This was my first interview with a non-Champagne producer, Ehren Jordan of Failla Wines. He came to my workplace with his Japanese importer (Wine in Style) to talk about some of his bottlings. I remember being very pleased by their Syrah and Pinot Noir from Sonoma Coast.
The interview dates back to 2016 and now that I think about it I haven’t had one of their wines since. I should really try to get my hands on one, even though they are not exactly cheap.
What is the style and the philosophy behind your wines?
I try to do wines of place by farming well and not manipulating the wines in the cellar. My goal is to have a transparent hand when it comes to winemaking and allow the site to shine through.
Today we tasted wines from Anderson Valley, Napa, Sonoma. Do you have a favorite terroir?
Well, I would say if you have multiple children, do you have a favorite child? And the answer is: it depends on the day. For me the thing with all these different sites is that each one is unique and it brings something different and special. So it depends, it depends on what we are eating for dinner, what we are having for lunch, who I am with, the year we are talking about.
I try only to make wines from sites that I really love and they are all different. If they were all the same maybe it would not make sense to do all these different wines.
I think in a global sense when I make wine: you have these overarching similarities, like the volcanic soil, the relatively young soil. I have friends telling me “It tastes like French wine!” No it doesn’t. Burgundy tastes like Burgundy, I would never mistake California for Burgundy. I am inspired by Burgundy, I love French wine, I love Italian wines, but I also make wine in California and so for me this wines speak of California.
I was very impressed by the acidity of your wines, especially since they are from California. Aren’t you worried by the recent droughts and global warming? How do you deal with them?
I would be crazy to not be at least concerned about it, but you know farming is an intuitive process, I have been doing this for 27 years.
As a great example we have had drought now for four years in California and yet in 2015 we had this very cold and wet May which is when our vines flower, so we had a very small crop. Whereas in previous years we had very healthy and large crops, even in a drought, even in dried farm vineyards. Great vines are resilient creatures.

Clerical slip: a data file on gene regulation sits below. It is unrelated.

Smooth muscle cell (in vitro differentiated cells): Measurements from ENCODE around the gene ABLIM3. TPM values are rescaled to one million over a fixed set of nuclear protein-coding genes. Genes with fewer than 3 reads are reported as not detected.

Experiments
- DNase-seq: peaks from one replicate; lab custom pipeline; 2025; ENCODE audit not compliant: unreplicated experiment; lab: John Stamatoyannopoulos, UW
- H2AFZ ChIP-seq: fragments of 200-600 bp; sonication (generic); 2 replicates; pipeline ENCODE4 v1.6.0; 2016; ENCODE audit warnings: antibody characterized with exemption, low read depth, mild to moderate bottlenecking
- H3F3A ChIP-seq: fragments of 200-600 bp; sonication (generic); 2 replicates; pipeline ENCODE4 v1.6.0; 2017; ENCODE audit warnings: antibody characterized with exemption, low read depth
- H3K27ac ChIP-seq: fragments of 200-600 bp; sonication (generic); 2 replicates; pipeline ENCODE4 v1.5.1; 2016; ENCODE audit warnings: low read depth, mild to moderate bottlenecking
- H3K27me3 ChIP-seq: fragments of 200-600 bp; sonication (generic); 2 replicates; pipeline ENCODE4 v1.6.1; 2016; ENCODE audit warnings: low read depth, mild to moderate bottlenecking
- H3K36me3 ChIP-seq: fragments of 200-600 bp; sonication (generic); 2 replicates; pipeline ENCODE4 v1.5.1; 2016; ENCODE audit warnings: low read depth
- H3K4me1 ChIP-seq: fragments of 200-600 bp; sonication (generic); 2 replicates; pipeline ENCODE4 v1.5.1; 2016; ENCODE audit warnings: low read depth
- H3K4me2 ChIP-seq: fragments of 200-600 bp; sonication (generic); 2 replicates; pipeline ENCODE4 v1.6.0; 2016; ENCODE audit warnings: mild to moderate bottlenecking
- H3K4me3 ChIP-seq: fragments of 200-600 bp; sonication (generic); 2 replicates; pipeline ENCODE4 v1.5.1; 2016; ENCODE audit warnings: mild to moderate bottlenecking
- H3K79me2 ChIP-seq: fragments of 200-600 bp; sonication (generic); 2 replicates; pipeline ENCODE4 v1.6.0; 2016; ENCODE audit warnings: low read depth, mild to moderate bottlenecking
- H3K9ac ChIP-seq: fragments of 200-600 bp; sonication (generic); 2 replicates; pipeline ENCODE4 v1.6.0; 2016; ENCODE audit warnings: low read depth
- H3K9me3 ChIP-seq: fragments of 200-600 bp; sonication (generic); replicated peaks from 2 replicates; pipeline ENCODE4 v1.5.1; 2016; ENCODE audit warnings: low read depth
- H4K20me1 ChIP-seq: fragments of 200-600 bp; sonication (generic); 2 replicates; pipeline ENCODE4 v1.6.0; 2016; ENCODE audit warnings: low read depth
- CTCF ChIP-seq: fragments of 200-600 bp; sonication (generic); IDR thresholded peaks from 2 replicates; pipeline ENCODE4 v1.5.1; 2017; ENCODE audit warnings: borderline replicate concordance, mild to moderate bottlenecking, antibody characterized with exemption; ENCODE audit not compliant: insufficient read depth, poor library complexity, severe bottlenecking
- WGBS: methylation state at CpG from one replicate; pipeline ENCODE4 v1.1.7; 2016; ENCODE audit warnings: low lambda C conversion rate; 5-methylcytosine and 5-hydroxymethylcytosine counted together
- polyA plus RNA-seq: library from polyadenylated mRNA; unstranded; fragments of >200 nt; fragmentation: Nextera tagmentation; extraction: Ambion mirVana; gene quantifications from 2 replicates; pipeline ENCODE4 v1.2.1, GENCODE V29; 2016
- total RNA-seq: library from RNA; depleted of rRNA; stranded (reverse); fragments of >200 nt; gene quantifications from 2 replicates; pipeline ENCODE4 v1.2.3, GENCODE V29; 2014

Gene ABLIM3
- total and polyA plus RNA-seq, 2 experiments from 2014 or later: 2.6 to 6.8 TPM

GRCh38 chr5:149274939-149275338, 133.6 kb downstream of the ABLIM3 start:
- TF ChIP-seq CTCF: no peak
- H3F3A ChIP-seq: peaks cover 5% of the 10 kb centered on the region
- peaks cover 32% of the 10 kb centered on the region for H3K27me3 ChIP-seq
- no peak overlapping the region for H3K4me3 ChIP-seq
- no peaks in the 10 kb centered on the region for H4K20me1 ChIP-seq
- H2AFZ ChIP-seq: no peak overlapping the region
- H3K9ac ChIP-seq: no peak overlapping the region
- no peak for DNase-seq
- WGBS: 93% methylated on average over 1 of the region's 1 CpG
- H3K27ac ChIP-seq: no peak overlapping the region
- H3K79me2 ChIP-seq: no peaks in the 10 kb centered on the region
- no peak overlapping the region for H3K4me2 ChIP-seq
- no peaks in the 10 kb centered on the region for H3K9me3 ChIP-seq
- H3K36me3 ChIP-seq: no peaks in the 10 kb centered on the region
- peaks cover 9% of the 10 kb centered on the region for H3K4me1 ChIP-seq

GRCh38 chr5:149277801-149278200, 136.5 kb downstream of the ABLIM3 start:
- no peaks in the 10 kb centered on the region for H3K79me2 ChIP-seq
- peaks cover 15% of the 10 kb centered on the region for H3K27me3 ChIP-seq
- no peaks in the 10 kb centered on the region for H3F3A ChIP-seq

We had half of our normal rainfall on the North Coast of California in 2014 and 2015, but that was still 20 inches of rain [around 500 mm]. When I worked at Turley in Paso Robles we could have 7 inches of rain [180 mm] and we were still able to farm grapes. It is all relative and it depends on what your expectations are.
If you are like “Oh, I paid all that money for this vineyard, now I have to get 5 tonnes per acre”, that’s a bad mindset to have during a drought, because you may get only 2 tonnes per acre, maybe of really excellent quality. It’s about being responsive: if you know what to look for and what to listen to, great vines tell you everything you need to know.
I was particularly impressed by the Pinot Noir Sonoma Coast. What food would you pair with it, especially Japanese food?
Well if I had a little charcoal grill with some chicken on skewers…
Yakitori! I mean that’s a wine for me that goes with fattier cuts of fish, we serve it at home a lot with salmon that we cook on the grill, especially early run salmon coming out of Alaska that has got a lot of fat in it. And yet it goes great with chicken, I think it is a very versatile wine actually. It’s not a oak dominated wine, it has got great acidity.
For me so much of winemaking is about that textural palate presence and having good acidity because that’s your gateway to food.
How long would you age it?
Well I could say “Hey I have more coming in, you should drink it right away!”, but really these wines age surprisingly long. People are startled by how long they last, because I think that in the grand scheme of California lot of wines are made to be very immediate wines. I think that with these wines you have immediacy because California is a warm place and there is a fruit-forwardness, but don’t mistake that for a lack of ageability. There is an underlining acid here that allows these wines to go.
Sonoma Coast: younger vines, it is really graded on a three to five years window, but if you forget a bottle in the back of your cellar and it’s nine or ten years old you are not going to be disappointed.
The Chardonnay also lasts a long time too, they are really startling to most people that think of California Chardonnay as being not capable of ageing that long.